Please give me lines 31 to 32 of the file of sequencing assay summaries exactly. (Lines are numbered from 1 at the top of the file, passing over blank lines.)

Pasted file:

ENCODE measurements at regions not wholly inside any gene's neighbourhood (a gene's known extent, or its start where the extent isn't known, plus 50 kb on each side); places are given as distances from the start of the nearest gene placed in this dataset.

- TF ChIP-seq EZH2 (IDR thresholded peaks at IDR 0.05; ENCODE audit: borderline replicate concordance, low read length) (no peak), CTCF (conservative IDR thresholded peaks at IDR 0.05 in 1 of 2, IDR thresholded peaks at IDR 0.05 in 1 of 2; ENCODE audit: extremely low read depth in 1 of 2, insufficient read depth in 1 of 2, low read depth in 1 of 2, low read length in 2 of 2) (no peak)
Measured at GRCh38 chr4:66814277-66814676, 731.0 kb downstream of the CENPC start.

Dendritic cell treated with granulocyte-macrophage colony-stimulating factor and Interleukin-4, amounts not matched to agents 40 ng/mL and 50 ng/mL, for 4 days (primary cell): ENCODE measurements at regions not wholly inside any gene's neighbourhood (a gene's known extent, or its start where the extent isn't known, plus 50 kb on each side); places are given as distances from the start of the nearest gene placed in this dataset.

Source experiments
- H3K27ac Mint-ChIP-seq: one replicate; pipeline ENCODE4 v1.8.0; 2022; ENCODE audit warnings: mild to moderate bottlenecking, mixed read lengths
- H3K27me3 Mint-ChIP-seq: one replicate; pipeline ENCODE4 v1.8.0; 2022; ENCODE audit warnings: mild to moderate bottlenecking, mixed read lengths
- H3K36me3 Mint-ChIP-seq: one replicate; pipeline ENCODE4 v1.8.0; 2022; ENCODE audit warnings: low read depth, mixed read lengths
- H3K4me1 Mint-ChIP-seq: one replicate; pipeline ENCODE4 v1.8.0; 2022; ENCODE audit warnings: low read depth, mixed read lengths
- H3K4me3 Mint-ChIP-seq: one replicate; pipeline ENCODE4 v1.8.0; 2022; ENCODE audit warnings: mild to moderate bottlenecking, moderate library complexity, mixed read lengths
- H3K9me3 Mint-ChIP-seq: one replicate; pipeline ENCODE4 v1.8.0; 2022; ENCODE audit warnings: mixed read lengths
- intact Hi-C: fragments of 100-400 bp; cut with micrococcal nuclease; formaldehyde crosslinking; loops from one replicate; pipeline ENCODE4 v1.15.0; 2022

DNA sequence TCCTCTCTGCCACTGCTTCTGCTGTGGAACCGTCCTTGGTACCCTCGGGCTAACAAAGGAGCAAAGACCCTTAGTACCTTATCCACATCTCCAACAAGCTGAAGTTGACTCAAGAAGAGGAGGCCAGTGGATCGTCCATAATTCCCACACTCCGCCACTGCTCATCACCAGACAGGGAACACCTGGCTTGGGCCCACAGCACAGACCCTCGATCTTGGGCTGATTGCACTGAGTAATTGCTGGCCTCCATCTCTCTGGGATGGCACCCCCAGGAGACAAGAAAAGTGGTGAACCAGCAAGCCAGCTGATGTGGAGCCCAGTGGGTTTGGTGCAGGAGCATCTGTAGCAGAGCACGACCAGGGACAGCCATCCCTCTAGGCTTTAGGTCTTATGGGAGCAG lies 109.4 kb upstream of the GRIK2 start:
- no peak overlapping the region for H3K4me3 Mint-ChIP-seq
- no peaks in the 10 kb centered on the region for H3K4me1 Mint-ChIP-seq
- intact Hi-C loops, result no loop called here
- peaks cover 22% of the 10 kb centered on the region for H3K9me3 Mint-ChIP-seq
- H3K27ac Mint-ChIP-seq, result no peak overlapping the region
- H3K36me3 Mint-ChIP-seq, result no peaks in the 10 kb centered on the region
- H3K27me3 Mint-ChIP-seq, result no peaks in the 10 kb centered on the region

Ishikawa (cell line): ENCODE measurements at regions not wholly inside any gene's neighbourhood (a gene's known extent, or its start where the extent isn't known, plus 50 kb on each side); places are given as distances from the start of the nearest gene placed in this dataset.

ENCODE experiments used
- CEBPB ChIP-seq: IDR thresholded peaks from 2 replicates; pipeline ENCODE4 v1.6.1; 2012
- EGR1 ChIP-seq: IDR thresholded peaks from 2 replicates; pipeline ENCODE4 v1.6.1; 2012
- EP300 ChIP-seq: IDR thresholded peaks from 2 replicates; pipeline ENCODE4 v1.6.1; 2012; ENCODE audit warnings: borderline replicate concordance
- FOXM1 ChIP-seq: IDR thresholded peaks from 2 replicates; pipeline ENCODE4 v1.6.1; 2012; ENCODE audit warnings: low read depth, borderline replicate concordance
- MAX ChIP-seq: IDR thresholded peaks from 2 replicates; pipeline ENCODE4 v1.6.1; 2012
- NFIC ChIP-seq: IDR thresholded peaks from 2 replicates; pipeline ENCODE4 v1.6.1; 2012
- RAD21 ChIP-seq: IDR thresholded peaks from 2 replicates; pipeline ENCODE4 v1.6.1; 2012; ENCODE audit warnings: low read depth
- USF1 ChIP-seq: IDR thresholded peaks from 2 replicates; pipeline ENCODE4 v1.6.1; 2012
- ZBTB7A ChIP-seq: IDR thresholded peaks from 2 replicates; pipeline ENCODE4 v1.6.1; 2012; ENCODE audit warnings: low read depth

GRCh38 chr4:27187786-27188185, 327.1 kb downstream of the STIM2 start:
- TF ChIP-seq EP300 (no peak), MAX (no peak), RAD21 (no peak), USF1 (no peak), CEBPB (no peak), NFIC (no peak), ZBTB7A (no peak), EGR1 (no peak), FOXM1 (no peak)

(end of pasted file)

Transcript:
- ZBTB7A ChIP-seq: IDR thresholded peaks from 2 replicates; pipeline ENCODE4 v1.6.1; 2012; ENCODE audit warnings: low read depth

GRCh38 chr4:27187786-27188185, 327.1 kb downstream of the STIM2 start: